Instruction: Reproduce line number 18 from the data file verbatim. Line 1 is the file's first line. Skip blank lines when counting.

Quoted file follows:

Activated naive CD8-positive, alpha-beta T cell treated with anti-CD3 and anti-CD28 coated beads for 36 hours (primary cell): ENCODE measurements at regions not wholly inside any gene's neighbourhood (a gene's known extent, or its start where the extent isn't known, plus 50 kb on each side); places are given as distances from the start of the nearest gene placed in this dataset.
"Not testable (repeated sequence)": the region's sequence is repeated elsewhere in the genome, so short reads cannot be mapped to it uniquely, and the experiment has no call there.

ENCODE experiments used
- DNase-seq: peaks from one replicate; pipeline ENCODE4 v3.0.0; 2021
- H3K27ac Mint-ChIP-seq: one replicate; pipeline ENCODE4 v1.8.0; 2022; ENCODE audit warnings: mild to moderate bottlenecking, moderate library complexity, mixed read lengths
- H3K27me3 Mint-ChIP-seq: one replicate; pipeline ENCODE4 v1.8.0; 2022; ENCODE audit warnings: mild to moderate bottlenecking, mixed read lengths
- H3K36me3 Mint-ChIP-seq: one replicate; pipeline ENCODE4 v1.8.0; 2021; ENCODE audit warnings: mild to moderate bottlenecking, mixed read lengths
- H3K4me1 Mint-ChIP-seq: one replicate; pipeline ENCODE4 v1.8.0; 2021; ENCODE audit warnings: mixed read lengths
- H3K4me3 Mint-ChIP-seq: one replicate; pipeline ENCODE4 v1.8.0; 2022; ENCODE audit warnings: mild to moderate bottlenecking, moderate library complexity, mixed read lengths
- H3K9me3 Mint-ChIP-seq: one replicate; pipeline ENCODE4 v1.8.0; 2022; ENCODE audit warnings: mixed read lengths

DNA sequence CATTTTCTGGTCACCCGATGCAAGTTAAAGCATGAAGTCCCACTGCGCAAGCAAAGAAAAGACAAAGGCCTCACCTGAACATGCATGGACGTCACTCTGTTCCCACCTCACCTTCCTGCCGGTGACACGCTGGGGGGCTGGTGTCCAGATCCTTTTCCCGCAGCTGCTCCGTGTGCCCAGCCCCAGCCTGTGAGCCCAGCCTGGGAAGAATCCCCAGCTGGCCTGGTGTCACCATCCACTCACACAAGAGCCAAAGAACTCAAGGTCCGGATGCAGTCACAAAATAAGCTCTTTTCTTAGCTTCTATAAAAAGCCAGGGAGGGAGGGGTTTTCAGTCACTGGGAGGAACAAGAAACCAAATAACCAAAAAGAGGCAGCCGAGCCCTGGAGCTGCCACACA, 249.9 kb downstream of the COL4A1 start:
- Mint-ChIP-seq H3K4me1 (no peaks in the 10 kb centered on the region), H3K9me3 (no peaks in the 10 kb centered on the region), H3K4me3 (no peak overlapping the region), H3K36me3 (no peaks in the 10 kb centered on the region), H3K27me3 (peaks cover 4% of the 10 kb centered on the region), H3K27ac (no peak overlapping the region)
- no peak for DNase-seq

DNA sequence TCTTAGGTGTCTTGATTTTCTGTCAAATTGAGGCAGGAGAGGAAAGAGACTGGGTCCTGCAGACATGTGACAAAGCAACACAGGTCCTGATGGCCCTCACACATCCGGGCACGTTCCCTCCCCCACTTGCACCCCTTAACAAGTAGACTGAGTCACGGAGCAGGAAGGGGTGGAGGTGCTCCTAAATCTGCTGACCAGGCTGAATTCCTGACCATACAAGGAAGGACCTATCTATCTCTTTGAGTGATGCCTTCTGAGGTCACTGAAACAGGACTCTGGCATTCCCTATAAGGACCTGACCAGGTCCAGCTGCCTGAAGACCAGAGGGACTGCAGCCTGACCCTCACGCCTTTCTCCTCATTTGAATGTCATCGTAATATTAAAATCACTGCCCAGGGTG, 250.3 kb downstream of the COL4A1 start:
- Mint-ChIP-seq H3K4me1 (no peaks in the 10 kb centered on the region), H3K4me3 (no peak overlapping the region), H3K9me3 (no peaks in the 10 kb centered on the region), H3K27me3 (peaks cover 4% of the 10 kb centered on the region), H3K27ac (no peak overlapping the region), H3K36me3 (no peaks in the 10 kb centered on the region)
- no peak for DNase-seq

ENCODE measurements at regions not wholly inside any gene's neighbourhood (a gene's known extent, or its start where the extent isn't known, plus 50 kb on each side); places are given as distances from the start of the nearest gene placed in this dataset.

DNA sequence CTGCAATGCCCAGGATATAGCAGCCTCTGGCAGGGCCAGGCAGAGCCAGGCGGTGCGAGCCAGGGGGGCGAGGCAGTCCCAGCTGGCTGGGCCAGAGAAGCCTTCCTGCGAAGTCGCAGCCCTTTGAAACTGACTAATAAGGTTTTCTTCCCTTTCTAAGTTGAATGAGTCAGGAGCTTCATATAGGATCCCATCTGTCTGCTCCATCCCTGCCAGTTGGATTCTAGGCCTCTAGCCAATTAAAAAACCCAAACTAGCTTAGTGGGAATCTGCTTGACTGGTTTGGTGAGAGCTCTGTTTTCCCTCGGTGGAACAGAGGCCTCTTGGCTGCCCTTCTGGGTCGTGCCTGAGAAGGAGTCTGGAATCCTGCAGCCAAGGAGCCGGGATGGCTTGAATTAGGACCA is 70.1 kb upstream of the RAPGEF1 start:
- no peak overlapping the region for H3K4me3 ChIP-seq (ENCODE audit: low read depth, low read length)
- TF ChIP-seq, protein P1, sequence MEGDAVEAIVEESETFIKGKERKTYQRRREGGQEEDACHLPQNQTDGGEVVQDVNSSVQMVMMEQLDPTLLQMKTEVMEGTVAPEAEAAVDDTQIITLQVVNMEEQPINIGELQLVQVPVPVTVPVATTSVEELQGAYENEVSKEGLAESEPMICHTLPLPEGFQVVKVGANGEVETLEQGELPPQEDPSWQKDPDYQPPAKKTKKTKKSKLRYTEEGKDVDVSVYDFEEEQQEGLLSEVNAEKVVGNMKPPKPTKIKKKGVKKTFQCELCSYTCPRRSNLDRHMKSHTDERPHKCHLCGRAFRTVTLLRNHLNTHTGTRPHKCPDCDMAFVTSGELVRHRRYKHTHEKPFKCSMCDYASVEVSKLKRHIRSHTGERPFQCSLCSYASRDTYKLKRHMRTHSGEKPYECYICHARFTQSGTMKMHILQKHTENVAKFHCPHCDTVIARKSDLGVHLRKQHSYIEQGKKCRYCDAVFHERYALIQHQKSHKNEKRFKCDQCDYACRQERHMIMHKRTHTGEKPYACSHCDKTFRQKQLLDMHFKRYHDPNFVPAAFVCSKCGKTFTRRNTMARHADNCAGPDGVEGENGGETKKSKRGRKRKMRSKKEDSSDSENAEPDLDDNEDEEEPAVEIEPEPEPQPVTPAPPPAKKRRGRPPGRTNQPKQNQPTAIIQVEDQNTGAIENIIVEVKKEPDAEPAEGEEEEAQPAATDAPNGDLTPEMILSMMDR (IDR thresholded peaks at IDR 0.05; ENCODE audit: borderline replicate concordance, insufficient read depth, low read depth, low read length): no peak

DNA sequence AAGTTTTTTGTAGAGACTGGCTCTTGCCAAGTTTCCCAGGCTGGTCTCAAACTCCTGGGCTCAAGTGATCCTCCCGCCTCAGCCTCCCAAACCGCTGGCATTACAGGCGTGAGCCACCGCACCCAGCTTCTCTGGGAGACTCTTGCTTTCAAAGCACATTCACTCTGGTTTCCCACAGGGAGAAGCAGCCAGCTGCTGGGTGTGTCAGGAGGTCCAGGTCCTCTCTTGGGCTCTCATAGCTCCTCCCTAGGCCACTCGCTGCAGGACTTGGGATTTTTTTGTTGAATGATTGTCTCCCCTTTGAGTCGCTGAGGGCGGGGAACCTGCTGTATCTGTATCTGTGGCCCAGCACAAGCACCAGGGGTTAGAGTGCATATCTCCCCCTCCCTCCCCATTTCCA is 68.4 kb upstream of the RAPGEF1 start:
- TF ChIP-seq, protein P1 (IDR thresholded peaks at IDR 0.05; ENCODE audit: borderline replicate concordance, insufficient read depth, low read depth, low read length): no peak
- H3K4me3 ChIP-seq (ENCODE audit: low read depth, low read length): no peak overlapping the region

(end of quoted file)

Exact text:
DNA sequence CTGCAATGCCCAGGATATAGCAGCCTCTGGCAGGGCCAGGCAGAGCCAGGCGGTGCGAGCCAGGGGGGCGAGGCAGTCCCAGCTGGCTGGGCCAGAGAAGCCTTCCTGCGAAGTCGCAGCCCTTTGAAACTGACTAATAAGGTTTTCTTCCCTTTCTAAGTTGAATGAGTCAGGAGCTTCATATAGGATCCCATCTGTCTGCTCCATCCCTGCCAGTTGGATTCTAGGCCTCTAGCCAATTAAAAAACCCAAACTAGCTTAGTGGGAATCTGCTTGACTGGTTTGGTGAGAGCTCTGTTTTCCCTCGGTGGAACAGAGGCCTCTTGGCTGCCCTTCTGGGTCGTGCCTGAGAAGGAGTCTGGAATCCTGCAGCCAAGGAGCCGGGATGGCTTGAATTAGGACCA is 70.1 kb upstream of the RAPGEF1 start: